The Life and Times of Judge Roy Bean has a title card to the effect: 'Maybe this isn't the way it was . . . it's the way it should have been'. For some, perhaps, that will set up this $4 million freedom freeway spoof.
The Life and Times of Judge Roy Bean has a title card to the effect: ‘Maybe this isn’t the way it was . . . it’s the way it should have been’. For some, perhaps, that will set up this $4 million freedom freeway spoof.
The two-hour running time is not fleshed out with anything more than scenic vignettes, sometimes attempting to recreate the success of Butch Cassidy and the Sundance Kid, with an Alan and Marilyn Bergman-lyricked tune and Maurice Jarre’s music sometimes attempting honest spoofing of westerns, and sometimes trying to play the story historically straight. The overkill and the underdone do it in.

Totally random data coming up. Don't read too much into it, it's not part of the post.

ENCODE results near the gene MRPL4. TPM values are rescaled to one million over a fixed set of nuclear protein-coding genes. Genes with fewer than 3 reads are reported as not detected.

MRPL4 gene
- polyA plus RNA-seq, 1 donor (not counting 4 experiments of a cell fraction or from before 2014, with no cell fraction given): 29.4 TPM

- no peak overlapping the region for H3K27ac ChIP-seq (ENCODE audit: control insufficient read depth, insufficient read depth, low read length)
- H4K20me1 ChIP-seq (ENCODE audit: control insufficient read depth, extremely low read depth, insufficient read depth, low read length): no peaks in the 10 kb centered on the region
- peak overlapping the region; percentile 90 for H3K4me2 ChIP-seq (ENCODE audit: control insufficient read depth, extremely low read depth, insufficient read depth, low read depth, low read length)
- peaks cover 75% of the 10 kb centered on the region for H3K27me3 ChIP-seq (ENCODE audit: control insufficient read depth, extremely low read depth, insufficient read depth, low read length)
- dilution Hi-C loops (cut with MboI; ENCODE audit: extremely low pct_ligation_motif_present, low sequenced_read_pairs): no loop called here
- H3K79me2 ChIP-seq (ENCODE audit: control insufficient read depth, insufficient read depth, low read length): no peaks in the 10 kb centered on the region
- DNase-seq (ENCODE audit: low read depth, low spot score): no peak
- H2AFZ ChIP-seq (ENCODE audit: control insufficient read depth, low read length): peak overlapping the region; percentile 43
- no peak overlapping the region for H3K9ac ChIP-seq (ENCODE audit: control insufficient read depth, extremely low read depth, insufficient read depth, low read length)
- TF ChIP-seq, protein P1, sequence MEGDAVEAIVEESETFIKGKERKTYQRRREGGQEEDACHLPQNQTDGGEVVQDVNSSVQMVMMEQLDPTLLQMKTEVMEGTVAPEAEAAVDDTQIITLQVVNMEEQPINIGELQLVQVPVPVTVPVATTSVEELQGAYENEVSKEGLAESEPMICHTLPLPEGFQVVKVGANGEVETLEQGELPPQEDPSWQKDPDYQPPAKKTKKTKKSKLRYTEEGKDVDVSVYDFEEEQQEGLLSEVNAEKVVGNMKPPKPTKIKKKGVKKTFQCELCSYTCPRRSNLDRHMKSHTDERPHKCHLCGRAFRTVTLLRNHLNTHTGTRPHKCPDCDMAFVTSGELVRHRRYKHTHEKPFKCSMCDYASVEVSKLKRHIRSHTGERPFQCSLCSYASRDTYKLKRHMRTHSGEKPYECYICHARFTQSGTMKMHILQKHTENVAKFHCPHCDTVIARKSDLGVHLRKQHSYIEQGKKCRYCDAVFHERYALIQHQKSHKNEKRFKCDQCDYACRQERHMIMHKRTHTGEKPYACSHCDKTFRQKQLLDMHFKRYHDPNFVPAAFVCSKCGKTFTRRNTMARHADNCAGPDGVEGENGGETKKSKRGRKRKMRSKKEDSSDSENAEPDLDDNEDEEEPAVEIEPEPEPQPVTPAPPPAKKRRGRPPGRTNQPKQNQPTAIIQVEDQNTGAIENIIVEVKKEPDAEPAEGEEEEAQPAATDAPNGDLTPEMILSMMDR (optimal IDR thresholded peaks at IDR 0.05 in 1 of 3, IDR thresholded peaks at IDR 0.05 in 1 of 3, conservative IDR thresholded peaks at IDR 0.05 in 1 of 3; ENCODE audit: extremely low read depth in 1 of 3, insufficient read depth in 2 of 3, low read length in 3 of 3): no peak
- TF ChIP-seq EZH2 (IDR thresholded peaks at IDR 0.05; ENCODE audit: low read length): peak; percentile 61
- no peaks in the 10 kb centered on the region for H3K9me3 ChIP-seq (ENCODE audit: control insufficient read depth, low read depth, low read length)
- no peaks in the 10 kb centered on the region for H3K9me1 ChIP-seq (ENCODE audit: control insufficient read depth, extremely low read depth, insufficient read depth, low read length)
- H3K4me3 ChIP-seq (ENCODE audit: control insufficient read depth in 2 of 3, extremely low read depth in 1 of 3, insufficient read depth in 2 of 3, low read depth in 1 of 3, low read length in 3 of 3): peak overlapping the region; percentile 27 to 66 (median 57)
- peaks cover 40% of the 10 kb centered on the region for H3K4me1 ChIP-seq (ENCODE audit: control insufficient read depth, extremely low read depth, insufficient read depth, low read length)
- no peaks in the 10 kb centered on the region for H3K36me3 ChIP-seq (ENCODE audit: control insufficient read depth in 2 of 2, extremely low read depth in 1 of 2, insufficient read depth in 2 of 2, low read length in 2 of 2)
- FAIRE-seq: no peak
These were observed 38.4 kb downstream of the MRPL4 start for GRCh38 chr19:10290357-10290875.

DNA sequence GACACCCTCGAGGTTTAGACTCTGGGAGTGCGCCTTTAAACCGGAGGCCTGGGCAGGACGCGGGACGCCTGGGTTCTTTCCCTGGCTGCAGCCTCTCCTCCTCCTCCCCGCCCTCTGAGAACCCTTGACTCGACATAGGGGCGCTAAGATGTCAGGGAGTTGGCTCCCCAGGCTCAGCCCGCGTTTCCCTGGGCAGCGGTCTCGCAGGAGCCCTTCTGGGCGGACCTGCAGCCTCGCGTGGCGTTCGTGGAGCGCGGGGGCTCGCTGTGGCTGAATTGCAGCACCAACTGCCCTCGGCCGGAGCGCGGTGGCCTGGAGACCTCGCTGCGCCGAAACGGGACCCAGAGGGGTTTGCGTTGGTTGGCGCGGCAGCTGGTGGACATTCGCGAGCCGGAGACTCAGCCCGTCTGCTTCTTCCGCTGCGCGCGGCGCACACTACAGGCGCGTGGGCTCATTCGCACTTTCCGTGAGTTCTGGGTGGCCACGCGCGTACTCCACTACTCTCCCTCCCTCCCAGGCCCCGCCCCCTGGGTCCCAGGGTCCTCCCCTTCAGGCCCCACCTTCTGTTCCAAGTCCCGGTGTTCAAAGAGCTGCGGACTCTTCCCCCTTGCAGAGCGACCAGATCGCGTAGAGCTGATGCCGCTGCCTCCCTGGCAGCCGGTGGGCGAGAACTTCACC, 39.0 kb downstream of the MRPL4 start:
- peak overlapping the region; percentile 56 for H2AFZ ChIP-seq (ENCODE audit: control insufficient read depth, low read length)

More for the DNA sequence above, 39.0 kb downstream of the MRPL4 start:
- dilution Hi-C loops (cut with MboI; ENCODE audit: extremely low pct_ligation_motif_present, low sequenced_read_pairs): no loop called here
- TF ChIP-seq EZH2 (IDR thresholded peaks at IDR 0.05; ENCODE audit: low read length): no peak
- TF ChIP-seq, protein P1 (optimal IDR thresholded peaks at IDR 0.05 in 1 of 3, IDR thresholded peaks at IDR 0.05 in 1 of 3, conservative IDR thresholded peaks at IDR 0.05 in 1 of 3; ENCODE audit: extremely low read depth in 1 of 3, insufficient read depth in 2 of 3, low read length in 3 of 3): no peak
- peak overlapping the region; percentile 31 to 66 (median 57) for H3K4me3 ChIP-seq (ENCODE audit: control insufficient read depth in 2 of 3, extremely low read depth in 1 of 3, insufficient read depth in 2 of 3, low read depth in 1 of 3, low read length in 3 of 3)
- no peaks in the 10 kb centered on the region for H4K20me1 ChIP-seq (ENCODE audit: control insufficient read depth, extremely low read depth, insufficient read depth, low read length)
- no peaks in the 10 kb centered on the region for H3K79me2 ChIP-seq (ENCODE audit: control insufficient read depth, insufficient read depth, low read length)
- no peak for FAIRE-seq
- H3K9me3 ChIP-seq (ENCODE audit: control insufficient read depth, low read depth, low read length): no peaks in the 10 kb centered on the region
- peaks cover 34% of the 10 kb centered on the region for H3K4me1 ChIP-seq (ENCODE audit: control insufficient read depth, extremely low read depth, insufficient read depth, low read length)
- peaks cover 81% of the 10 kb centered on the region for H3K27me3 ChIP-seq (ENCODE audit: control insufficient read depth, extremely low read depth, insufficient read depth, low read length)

Newman (Bean) arrives in Texas badlands, draws a moustache on his wanted poster and announces himself at the saloon. He is promptly beaten, robbed, tied to a horse and run out over the prairie to die. Mexican towngirl Victoria Principal saves him. He returns to the saloon, massacres everyone there and then sits down to wait to ‘kill all of your kind’.
Newman is good as Bean, injecting charm into the character along with the rough exterior. Principal is impressive in her first major role.
1972: Nomination: Best Song (‘Marmalade, Molasses and Honey’)